Wednesday, October 4, 2017

(Be true) "to your own solitude, true to your own secret knowledge."***

If I ever appear smart it is because I allow Maria Popova, brilliant editor of the newsletter Brain Pickings,* to do the heavy lifting.  Maria reminds me that it can be satisfying to think.  She’ll quote a phrase “ fighting the cowardice of cynicism” ** and my mind takes a gleeful u-turn from my diet of vapid.   Of course.  Cynicism is a cowardly and lazy exit.   But I love it so. I'm cynical about everything: marriage, parental love, the flu vaccine. etc.   I wish there was a cooking show that served up irony and cynicism.  Chicken pot irony.  Cynicism alfredo.  Yum.

This week, Brain Pickings  reintroduced me to e.e. cummings, the poet most remembered for using quirky punctuation.  He was much more. Cummings was a slayer of cultural repression, a rebellious son of puritanism.  This is how he mocked Harvard and Cambridge as the epitome of stifling respectability.

the Cambridge ladies who live in furnished souls
are unbeautiful and have comfortable minds
(also, with the church's protestant blessings
daughters,unscented shapeless spirited)
they believe in Christ and Longfellow,both dead,
are invariably interested in so many things --
at the present writing one still finds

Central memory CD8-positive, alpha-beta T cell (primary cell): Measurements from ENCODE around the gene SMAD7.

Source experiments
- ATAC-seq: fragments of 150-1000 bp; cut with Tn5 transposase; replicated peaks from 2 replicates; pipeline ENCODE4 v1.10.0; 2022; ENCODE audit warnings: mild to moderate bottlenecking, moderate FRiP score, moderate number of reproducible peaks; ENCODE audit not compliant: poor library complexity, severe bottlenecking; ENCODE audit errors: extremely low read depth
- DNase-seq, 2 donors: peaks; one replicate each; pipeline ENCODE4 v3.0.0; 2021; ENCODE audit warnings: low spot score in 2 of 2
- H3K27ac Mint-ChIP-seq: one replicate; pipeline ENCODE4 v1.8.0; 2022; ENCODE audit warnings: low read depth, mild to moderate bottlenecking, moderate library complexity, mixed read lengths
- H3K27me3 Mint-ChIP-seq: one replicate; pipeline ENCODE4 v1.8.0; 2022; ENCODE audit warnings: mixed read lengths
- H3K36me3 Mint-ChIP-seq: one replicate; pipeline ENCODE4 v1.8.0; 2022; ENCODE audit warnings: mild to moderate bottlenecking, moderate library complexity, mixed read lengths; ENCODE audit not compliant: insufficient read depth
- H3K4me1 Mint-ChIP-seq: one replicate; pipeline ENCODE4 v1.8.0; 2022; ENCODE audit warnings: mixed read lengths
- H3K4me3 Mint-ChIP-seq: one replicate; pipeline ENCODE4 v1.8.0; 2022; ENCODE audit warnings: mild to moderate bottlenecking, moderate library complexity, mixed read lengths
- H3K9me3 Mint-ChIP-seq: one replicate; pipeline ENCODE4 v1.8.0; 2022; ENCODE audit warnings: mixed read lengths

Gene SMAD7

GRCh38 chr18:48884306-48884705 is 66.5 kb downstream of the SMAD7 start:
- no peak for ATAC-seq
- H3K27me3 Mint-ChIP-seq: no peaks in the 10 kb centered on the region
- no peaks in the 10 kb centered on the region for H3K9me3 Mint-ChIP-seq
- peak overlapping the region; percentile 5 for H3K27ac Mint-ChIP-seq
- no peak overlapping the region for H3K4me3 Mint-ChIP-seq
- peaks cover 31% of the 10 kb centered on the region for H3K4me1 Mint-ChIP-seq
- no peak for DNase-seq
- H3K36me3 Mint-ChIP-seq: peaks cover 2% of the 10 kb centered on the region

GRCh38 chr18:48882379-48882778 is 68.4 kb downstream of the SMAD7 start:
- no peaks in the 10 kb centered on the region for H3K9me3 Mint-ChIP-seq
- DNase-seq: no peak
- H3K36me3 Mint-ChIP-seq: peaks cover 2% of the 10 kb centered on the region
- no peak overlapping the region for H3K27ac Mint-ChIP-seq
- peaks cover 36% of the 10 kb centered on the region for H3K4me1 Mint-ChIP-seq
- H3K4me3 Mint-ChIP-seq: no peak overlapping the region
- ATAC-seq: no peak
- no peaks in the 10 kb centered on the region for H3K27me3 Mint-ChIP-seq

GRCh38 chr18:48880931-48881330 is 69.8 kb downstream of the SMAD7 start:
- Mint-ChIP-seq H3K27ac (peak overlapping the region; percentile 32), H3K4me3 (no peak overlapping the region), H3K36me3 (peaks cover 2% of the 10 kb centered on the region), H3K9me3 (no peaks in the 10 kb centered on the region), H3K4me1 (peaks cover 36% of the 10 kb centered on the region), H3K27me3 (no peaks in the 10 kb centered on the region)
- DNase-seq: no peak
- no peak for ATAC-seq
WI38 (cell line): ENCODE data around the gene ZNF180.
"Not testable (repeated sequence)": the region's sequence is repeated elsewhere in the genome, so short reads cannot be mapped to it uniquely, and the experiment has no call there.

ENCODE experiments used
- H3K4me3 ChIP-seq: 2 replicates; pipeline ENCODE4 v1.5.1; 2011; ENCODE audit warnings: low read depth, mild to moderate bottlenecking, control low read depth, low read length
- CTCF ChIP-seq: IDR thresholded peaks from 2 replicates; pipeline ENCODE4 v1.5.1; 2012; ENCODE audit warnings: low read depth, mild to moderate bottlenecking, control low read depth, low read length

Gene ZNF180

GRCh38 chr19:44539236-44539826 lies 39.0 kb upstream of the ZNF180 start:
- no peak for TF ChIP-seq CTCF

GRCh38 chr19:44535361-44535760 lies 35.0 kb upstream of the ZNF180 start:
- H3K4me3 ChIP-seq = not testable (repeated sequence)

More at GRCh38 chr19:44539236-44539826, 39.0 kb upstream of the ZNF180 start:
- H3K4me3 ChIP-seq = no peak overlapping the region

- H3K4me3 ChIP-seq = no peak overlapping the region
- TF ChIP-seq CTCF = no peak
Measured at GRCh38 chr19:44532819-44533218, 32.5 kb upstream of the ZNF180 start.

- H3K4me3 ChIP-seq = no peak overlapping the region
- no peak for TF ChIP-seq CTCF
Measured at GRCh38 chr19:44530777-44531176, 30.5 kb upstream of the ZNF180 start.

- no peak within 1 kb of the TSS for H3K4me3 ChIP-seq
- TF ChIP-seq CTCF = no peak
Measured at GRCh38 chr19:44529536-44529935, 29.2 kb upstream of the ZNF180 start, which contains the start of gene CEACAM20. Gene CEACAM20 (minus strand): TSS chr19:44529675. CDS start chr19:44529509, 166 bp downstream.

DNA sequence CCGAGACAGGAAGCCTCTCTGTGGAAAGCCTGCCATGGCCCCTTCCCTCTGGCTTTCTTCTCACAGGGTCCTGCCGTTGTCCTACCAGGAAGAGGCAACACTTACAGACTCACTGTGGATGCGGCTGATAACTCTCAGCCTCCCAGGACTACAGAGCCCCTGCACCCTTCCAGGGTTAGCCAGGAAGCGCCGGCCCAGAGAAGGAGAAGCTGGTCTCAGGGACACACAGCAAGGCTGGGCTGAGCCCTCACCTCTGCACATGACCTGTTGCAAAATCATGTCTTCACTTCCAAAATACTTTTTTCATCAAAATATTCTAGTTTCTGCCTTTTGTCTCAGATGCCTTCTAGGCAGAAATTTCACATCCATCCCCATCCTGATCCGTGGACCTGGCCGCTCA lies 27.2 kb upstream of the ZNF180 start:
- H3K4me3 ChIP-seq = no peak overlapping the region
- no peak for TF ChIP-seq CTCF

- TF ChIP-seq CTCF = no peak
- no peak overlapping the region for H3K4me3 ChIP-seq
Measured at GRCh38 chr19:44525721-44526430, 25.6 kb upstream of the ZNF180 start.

delighted fingers knitting for the is it Poles?
perhaps. While permanent faces coyly bandy
scandal of Mrs. N and Professor D
....the Cambridge ladies do not care,above
Cambridge if sometimes in its box of
sky lavender and cornerless,the
moon rattles like a fragment of angry candy

This is almost exactly how Tom Wolfe mocked the New York establishment decades later in Radical Chic.

Cummings became a member of the Lost Generation, following Hemingway and Fitzgerald to Paris and eventually settling in Greenwich Village to capture the Bohemian mystique of literary and sexual experimentation.   He made the establishment angry.

In the 1940’s and 1950’s, not many poets were offering lines like this:

i like my body when it is with your
body. It is so quite new a thing.
Muscles better and nerves more.
i like your body. i like what it does,
i like its hows....

Here is one of cummings’  more annoying poems:










is upon a gra





Someone described this poem as letters falling from a cliff.

Cummings was showcased in Brain Pickings this week along with quotes from Seamus Heaney “involves being true … to your own solitude, true to your own secret knowledge.”and even Nietzsche, “No one can build you the bridge on which you, and only you, must cross the river of life,” because of his enduring message to be yourself and defy any culture that rules through fear. 

This direct quote from this week's newsletter is my contribution to the citizens on both sides of the current political battle that are cowered by fear of reprisal or physical harm from expressing their true selves.

Every generation believes that it must battle unprecedented pressures of conformity; that it must fight harder than any previous generation to protect that secret knowledge from which our integrity of selfhood springs.  But much of it in the century and a half since Nietzsche, and especially in the years since Heaney, is an accurate reflection of the conditions we have created and continually reinforce in our present informational ecosystem — a Pavlovian system of constant feedback, in which the easiest and commonest opinions are most readily rewarded, and dissenting voices are most readily punished by the unthinking mob.

** Caitlin Moran
*** Seamus Heaney

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